I bought my first Louis Vuitton in 2004, the summer before graduating high school. $200 was a princely sum then, but the uniqueness of the item—a Monogram Glacé Pocket Organizer (wallet)—was well worth it. I still have it.
Much later, after many subsequent purchases and interactions with salespeople, some of whom I am still friends with, I realized that the the experience—of pleasantries, optimal store lighting, a box, dust bag, and thick brown shopping bag—was the real addiction.
I’ve written about that here in the recent past.
Unlike other transactions, buying luxury means being treated to luxury. No rush, no lines, no thumbing through racks. “Precious cargo” is the overarching theme.
That isn’t to say one doesn’t enjoy the tangible itself. I relish my purchases, since many of them have held up to time and use, thanks to gingerly treatment.
But they’re never the same after they leave the store. They collect scuffs, show wear, degrade slowly.
Whenever I walk past a window display, I remember how beautiful Louis Vuitton handbags look inside the store.
The leather is so perfectly creased. The metal hardware shined to a mirror finish. Props and mannequins frozen in motion.
Spotted in the wild, though, they seemed less brilliant. On the arms of the masses, they’re cheaper. More tarnished and abused.
The space between purchase and first real wear, which christens an item as your own, always feels like a drug high.
And after the store moments, you just enjoy the sight of your new purchase, hanging in the closet or placed on your feet carefully. The shopping bag and wrapping litter your bed.
And then, the feeling passes.
Until the next purchase, which for me, hunting starts immediately.
Today, having dissected my love for shopping over many posts and discussions with wise people, I realize that I love the experience of shopping as much as I love having a well-rounded closet—but that neither are as important as all the other elements that make life special.
And yet—I’m still a giddy teenager, thinking about unfettered shopping.
One of my de-stressing pastimes is browsing Flickr for luxury store photos from around the world. In part, because travel is high on my list of priorities, even though I can’t do it all the time. And, because I’m fascinated with stores.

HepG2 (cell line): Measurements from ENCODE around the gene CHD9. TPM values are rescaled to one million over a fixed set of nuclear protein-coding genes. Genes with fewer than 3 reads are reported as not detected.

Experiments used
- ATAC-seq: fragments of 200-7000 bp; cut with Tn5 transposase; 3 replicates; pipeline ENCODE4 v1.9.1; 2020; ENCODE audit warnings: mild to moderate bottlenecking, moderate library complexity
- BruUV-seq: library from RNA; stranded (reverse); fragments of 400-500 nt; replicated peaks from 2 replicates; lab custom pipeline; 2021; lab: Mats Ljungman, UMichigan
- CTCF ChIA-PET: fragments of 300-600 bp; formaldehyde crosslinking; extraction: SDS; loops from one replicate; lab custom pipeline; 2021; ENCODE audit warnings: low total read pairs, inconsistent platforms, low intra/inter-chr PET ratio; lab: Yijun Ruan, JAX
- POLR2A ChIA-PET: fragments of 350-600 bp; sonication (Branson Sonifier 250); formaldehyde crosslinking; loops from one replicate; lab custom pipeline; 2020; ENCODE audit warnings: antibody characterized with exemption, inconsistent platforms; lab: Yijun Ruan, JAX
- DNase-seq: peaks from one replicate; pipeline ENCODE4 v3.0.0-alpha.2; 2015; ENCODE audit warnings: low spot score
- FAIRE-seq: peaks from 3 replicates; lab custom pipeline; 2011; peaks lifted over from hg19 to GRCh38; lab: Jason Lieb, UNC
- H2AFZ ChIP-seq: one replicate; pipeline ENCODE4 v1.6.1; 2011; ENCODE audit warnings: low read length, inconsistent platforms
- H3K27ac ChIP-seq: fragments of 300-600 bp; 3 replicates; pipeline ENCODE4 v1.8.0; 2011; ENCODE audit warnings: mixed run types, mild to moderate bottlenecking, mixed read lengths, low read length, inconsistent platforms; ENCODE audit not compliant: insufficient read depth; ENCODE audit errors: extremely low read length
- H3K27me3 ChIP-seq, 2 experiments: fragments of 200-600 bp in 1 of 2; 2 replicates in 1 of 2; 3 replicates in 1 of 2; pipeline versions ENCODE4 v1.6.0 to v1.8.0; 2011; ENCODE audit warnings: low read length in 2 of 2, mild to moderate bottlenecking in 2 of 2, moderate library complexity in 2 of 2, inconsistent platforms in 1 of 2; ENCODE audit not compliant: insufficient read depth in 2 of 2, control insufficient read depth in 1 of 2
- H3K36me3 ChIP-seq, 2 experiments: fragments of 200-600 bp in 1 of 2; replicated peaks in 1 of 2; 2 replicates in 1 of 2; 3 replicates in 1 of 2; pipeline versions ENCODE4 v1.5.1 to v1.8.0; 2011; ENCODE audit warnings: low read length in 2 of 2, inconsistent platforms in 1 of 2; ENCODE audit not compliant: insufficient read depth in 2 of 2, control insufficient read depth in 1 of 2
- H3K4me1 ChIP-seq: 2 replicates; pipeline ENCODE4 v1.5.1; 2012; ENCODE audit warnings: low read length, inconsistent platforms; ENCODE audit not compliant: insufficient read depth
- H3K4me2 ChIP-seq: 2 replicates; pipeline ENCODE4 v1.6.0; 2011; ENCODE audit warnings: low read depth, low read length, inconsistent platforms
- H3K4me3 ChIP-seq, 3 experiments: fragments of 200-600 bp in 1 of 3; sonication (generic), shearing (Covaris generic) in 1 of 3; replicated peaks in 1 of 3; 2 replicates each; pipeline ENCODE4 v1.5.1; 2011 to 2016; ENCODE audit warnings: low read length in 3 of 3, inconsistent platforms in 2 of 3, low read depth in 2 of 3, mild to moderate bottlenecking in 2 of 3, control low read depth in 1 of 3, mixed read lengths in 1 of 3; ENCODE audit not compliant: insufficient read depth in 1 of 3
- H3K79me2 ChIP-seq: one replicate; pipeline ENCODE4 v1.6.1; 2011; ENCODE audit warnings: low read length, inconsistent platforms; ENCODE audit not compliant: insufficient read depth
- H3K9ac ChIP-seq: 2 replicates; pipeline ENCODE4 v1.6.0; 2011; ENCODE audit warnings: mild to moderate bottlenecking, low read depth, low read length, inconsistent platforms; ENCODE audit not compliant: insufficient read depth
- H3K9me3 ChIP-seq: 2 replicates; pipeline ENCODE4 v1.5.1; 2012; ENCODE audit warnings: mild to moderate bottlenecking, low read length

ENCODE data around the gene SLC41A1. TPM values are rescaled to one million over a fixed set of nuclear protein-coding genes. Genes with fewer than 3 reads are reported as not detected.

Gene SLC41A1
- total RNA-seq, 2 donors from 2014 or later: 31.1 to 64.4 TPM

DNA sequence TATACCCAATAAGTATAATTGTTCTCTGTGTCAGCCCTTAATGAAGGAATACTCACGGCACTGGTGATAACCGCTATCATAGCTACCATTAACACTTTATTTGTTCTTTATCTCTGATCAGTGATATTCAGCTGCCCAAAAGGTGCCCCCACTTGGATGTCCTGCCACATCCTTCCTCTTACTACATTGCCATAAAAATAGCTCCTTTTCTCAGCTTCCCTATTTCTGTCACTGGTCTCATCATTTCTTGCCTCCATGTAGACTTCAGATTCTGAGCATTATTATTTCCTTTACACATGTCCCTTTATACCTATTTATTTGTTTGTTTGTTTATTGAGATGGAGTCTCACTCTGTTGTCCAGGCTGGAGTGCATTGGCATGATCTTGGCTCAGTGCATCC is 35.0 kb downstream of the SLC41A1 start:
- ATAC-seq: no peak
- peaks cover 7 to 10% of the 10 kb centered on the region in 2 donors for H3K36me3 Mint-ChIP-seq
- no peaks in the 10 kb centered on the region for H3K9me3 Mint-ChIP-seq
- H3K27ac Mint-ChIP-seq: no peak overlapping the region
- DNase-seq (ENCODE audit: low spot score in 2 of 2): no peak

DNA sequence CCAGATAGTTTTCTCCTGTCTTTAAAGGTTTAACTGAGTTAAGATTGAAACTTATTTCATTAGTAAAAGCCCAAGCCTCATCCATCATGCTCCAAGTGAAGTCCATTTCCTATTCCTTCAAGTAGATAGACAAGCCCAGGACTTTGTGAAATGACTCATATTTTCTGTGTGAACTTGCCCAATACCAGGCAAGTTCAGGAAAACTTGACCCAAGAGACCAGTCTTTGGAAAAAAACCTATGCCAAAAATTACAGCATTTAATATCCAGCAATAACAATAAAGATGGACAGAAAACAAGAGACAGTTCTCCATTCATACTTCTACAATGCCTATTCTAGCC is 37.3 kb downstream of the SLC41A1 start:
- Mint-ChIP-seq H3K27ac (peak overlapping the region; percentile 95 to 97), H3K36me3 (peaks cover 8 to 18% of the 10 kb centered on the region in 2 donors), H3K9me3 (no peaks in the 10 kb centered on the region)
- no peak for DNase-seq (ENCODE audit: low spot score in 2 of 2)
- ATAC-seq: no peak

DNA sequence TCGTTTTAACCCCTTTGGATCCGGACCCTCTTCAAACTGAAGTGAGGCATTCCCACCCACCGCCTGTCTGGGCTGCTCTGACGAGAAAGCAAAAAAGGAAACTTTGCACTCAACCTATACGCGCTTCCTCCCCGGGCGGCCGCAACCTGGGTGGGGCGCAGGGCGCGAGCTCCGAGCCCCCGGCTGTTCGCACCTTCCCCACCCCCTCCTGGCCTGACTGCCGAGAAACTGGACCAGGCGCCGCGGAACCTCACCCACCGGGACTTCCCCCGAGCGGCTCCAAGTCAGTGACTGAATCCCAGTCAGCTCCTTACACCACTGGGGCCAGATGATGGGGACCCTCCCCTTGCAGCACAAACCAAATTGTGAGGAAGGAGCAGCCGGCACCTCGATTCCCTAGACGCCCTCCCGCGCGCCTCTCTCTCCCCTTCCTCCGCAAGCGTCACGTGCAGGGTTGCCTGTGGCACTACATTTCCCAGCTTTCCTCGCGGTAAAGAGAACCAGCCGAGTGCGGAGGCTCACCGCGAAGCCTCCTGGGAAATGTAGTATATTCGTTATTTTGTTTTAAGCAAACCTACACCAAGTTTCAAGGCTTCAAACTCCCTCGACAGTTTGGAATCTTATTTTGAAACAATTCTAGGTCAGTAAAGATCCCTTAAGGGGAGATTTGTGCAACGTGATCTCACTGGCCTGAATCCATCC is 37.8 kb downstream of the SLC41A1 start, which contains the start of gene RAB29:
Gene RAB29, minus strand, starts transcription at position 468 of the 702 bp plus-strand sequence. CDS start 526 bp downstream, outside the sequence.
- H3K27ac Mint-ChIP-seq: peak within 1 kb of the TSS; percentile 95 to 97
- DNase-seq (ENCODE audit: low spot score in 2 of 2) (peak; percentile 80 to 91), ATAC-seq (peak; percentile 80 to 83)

They’re in different settings and come in different sizes, but ultimately dispense the same items, anywhere you happen to be.
As part of a perennial cycle to remain fresh, brands renovate their spaces, applying a modern design standard across every outlet they operate or license, even those within department stores.
In a nutshell, branded stores are fascinating to see replicated across the globe, but also sort of strange.
There is a wide spectrum of societies where Louis Vuitton has plunked down stores. From the dusty medinas of Marrakech, to resort villages like Aspen…and in the smog-choked cities of China. Some of my favorites are set in cities where suburban American moms would feel uncomfortable, like Almaty, Kazakhstan. Or in Beirut.
Other brands, often owned by corporate conglomerates with a single goal and set of values, are similarly dispersed. That is, to grow revenues and explore untapped societies.
I’ve pondered how my own fixation, with Louis Vuitton in particular, relates to that of Starbucks devotees—itself a status-symbol brand name around the world.
You know the folks. It’s their first stop off the plane, and often the orienting point for local navigation.
It would be easy to assume that the uniformity of the coffee brand’s stores and offerings serves as a comfort blanket. It’s something you know, and know what you can get, anywhere you are. It has no local flourish.
For a nonconformist, this reeks of mindless brand loyalty.
But maybe it isn’t that simple.
The experience of being in a Starbucks, however subtle, makes its customers feel the same way I do in a luxury store.
One gets a sanctuary of order, of stability. The roughness of the outside world is stopped at the door, overruled by predictable, sensual bliss.
Everything looks and smells pleasing. People are polite. Glass and chrome counters encase gems of opulence and indulgence. The furnishings are often nicer than what customers have in their own homes.
Maybe it’s due to my love of the juxtapose, between harsh environments and glossy, cosseting stores, that I find these phenomena intriguing—both of the store experience and the worldwide distribution of stores. There is an obvious friction between the rest of life, which is often messy and ugly, and the space which is carefully controlled for human delight—and that dynamic is replicated across the world, through handbags, and wallets. And coffee.
And then I think to myself, this analysis is too much. It’s simpler than that.
In a way, it is my nicotine-patch, a way to explore the world of luxury shopping, and the comfort that goes with it, without actually purchasing and breaking my humble piggy bank.
I had a friend read this post, and he said to break it up into several. Obviously I didn’t do that, and I know it is somewhat stream-of-consciousness. There may not be a point to this post, but I wanted to share my thoughts anyway.